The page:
Ike-Battered Texas CUs Start to Recover
HOUSTON -- Credit unions across areas of south Texas ravaged by Hurricane Ike were still picking up the pieces last week, hoping the backup generator would continue working and helping affected employees and members of hundreds of credit unions to recover.
The eventual property losses were expected to be staggering and as CUNA Mutual Group put it, "the damages will be far greater and more widespread than almost all other Category 2 hurricanes we've seen in recent years."
"Ike's large size has resulted in losses from south of Galveston through Louisiana, and although many dealt with minor roof, sign and water damage, we are seeing some substantial losses ranging from major roof damage to large flood claims," said CUNA Mutual.
At mid-week and with power still out in large cities like Galveston, Beaumont and parts of Houston, there remained 47 Texas CUs considered "nonoperational;" regulators still had not been able to contact a handful of area CUs as of press time.
"Remember, that no one is allowed back yet to Galveston and places like Orange and certain areas of Houston to even assess damage," Harold Feeney, Texas credit union commissioner, said.
Though contact was made, no one has been able to assess damage at the $9 million Galveston Government Employees CU, the lone CU on the island, because of city orders to stay away, according to Feeney.
Like scores of other CUs in the devastated zone, Galveston Government found a makeshift site in a county building, some distance from the island as still other CUs in destroyed coastal towns utilized shared branch centers to serve members.
Of the 47 nonoperational CUs, the NCUA identified 32 federally insured CUs in that group along with two that still have not been contacted. These CUs were not identified, but the NCUA said in a statement that "looking at member numbers, this means that 89% of affected members have access to at least some services."
The NCUA concluded, "this is a major accomplishment given that Texas media is reporting that over 2.1 million residential customers are still without power."
Some CUs that rode out the storm amid flooded lobbies, ripped-out roofs and missing employees were ready to share their stories (see related article, page 4).
"Thank God my board had the wisdom after Hurricane Rita in 2005 to buy a new $140,000 generator, and I know that's money that isn't earning us anything, but let me tell you what a smart decision that was," declared Kim Heinze, president/CEO of the six-branch, $242 million Mobiloil FCU in Beaumont. Power has been out for most of the city since the storm hit Sept. 13.
Apart from restoring member services, the CU also spent the week assisting employees who suffered heavy losses to their homes from flooding and wind damage.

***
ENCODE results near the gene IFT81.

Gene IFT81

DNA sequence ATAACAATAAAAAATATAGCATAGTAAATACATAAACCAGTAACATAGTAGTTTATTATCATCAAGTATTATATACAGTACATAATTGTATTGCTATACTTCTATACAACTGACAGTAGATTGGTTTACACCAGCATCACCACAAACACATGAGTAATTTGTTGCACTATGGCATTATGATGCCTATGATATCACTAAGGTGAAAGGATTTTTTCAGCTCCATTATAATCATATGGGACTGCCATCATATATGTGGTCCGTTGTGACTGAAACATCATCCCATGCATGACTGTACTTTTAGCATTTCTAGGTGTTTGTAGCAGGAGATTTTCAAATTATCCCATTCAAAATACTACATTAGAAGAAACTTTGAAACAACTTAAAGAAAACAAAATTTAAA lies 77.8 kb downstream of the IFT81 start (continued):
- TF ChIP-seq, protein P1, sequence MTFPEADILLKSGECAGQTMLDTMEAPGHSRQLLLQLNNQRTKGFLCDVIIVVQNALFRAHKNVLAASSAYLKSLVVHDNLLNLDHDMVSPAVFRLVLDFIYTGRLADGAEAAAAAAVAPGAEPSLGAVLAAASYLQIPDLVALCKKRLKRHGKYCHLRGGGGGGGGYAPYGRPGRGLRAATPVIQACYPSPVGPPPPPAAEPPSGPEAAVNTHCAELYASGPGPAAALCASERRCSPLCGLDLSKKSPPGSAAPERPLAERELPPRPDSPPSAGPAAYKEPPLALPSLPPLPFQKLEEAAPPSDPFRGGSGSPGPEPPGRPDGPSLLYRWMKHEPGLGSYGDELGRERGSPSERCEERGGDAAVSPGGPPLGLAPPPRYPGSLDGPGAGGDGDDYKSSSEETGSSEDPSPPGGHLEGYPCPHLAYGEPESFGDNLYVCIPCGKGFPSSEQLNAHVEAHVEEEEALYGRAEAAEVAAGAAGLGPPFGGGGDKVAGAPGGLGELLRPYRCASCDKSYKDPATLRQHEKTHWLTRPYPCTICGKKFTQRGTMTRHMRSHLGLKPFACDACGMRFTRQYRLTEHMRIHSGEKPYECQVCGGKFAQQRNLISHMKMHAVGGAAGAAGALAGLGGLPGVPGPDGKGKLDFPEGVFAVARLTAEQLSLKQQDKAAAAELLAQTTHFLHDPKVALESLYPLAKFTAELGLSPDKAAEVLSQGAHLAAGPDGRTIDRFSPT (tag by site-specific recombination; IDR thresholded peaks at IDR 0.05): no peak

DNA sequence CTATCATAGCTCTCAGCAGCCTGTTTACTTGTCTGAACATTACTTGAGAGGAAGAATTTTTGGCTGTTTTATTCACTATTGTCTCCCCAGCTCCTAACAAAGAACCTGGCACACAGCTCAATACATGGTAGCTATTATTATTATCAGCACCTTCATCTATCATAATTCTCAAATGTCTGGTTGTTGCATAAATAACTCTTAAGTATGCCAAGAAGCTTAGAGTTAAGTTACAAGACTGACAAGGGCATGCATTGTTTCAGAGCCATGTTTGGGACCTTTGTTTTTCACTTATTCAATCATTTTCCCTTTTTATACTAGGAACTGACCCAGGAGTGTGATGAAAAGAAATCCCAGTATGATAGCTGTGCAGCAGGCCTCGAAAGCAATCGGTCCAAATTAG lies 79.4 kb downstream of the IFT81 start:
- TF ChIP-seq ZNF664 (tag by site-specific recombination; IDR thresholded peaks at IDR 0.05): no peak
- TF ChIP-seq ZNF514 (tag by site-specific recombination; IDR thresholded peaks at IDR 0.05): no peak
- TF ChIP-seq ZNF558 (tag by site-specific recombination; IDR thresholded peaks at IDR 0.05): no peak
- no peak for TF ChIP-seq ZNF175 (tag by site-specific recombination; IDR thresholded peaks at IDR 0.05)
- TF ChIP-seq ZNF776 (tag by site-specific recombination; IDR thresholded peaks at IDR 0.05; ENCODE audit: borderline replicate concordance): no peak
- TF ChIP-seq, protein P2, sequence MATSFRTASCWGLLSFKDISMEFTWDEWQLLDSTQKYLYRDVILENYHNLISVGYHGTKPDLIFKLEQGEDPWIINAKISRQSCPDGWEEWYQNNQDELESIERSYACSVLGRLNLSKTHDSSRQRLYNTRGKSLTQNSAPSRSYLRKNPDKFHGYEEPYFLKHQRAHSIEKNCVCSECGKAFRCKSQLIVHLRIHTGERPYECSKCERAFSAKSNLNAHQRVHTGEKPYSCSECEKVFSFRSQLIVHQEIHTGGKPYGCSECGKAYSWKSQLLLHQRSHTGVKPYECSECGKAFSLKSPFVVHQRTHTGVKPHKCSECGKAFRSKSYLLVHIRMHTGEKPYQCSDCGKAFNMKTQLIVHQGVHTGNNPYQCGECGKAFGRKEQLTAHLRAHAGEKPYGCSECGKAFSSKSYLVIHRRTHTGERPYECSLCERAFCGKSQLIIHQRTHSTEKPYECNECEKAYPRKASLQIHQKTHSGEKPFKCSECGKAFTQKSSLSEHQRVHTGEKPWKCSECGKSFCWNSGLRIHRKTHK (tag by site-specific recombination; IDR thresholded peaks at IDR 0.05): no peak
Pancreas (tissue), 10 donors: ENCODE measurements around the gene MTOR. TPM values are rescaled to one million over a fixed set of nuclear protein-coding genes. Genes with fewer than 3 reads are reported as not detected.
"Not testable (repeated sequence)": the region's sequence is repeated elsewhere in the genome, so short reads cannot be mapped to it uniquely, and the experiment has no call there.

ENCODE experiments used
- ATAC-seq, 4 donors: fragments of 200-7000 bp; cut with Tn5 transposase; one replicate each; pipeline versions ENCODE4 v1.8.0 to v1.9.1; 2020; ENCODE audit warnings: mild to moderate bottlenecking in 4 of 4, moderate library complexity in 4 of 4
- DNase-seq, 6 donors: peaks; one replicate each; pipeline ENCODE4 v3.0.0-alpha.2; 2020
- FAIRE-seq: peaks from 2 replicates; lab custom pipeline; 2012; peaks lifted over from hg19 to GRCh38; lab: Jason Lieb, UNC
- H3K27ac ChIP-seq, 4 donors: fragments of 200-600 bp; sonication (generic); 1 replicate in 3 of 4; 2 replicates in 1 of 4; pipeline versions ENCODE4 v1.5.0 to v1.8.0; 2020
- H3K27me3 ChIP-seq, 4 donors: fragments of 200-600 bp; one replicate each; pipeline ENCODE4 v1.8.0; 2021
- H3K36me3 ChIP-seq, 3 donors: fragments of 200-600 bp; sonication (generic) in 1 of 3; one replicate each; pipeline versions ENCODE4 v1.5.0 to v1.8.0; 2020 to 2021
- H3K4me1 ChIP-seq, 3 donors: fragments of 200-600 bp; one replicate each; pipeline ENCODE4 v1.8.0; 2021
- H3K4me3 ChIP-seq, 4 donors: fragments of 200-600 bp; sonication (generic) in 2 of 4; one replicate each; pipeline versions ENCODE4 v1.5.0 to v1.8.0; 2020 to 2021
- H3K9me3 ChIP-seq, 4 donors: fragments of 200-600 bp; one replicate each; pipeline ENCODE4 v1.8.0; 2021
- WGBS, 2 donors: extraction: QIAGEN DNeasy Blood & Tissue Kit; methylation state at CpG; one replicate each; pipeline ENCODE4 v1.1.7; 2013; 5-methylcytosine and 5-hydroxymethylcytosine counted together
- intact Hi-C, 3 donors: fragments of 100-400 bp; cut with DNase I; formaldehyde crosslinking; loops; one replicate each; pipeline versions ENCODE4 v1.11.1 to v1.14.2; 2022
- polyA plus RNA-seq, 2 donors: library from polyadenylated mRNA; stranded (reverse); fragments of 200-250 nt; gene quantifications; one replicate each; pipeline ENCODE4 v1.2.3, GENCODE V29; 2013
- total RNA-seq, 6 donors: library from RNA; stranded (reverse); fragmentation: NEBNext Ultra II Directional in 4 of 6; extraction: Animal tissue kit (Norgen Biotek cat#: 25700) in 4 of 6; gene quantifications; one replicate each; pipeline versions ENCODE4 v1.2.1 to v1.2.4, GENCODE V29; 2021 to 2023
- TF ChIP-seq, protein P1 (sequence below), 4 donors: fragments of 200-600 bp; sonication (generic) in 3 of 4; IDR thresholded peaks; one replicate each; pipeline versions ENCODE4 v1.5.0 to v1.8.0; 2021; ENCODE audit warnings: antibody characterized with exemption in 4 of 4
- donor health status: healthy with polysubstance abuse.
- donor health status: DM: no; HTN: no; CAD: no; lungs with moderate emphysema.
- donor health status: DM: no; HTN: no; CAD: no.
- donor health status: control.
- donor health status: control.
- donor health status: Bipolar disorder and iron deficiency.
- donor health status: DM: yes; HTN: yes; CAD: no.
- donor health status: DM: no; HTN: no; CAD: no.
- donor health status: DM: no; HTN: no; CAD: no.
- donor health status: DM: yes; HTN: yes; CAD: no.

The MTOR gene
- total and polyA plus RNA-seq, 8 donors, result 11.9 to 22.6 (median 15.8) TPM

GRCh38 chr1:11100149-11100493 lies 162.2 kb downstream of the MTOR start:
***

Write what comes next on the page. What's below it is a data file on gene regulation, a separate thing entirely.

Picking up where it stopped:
"With four feet of water and little fishes at my home in Bridge City, my problems were minor compared to some of my staff," said Heinze. She noted also the goodwill the CU managed to generate from businesses that relied on the CU for services while banks were closed.
"Let me tell you that even though we don't have a business relationship, the manager of a CVS pharmacy, which stayed open, could not say enough in gratitude about us since we got him dollars he needed urgently when his bank was closed," said Heinze.
She explained how even though staff couldn't access the vault because of the power outage, they raided a cash dispensing machine to get stacks of dollar bills for the pharmacy.
And in Alvin, Texas, Gary Davis, president/CEO of the $70 million Chocolate Bayou Community CU, called his CU's recovery "amazing" after half the roof was torn off Sept. 13.
"We did not lose our processor, and it's a miracle that we were able to make a hotline recovery connection and are back up and open, and so we can offer basic services for now," said Davis. The temporary roof was installed within days. "We're simply blessed. We have nothing to complain about since the Lord took care of us."
Chocolate Bayou was able to operate with sharply reduced staff, based on employees who stayed behind. "I think we started with about a third of our 120 employees, and today we're up to maybe half," Heinze said last week.
While Texas coast towns took the brunt of the storm, 70-mile-per-hour winds and rain did spread as far north as Columbus, Ohio, where the Ohio Credit Union League reported a dozen CUs shut down after losing power Sept. 14-15.
CUNA Mutual in Madison said access restriction orders in the impact zone continue to "hamper our claims inspection teams, although we have been able to get to many of the most severely impacted credit unions," Media Relations Manager Phil Tschudy said.
Considering that many CUs remain without power and unable to inspect their facilities, CUNA Mutual said it does expect to see a rising number of claims this week.
"Our catastrophe adjusters will be visiting all locations reporting major damage," said Tschudy.
Many of those even hardest-hit CUs moved quickly to waive payments and provide loan relief to members with Texas Dow Employees CU in Lake Jackson posting ads and radio messages headlined, "We'll Get Through It."
One ad read, "After Hurricane Carl, TDECU helped your mom and dad and even your grandparents get back on their feet" and losses then "were huge but we all got through it together."
"We're going to get through this one, too," promised TDECU. "We're TDECU your credit union. Our doors are open to help you get what you need especially now."